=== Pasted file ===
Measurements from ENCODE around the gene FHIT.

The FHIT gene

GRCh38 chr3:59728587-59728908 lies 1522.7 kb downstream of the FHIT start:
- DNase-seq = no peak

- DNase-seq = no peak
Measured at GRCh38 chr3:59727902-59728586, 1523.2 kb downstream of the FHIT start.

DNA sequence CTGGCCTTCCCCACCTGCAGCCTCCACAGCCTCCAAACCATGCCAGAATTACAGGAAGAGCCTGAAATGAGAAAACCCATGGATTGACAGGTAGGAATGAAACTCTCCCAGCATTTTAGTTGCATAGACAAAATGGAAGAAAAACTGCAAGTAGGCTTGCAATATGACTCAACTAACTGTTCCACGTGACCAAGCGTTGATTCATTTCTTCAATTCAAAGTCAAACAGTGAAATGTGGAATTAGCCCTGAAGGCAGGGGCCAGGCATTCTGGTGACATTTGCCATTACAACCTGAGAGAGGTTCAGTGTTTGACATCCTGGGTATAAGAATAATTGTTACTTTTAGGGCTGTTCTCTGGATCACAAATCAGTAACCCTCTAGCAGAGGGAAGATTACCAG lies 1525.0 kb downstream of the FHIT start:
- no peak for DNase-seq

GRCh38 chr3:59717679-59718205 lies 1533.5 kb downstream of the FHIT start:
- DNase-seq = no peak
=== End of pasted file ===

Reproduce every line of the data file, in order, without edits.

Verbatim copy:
Measurements from ENCODE around the gene FHIT.

The FHIT gene

GRCh38 chr3:59728587-59728908 lies 1522.7 kb downstream of the FHIT start:
- DNase-seq = no peak

- DNase-seq = no peak
Measured at GRCh38 chr3:59727902-59728586, 1523.2 kb downstream of the FHIT start.

DNA sequence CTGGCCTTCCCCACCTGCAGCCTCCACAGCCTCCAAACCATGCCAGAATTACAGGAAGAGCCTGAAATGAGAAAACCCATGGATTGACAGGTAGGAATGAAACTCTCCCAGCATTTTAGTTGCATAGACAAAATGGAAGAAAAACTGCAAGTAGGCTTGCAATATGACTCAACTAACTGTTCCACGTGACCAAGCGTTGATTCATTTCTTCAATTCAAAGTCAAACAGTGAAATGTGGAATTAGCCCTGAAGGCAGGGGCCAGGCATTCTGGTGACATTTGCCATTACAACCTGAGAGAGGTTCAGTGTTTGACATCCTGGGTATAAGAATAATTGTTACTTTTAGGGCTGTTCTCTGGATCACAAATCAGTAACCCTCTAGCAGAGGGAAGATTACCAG lies 1525.0 kb downstream of the FHIT start:
- no peak for DNase-seq

GRCh38 chr3:59717679-59718205 lies 1533.5 kb downstream of the FHIT start:
- DNase-seq = no peak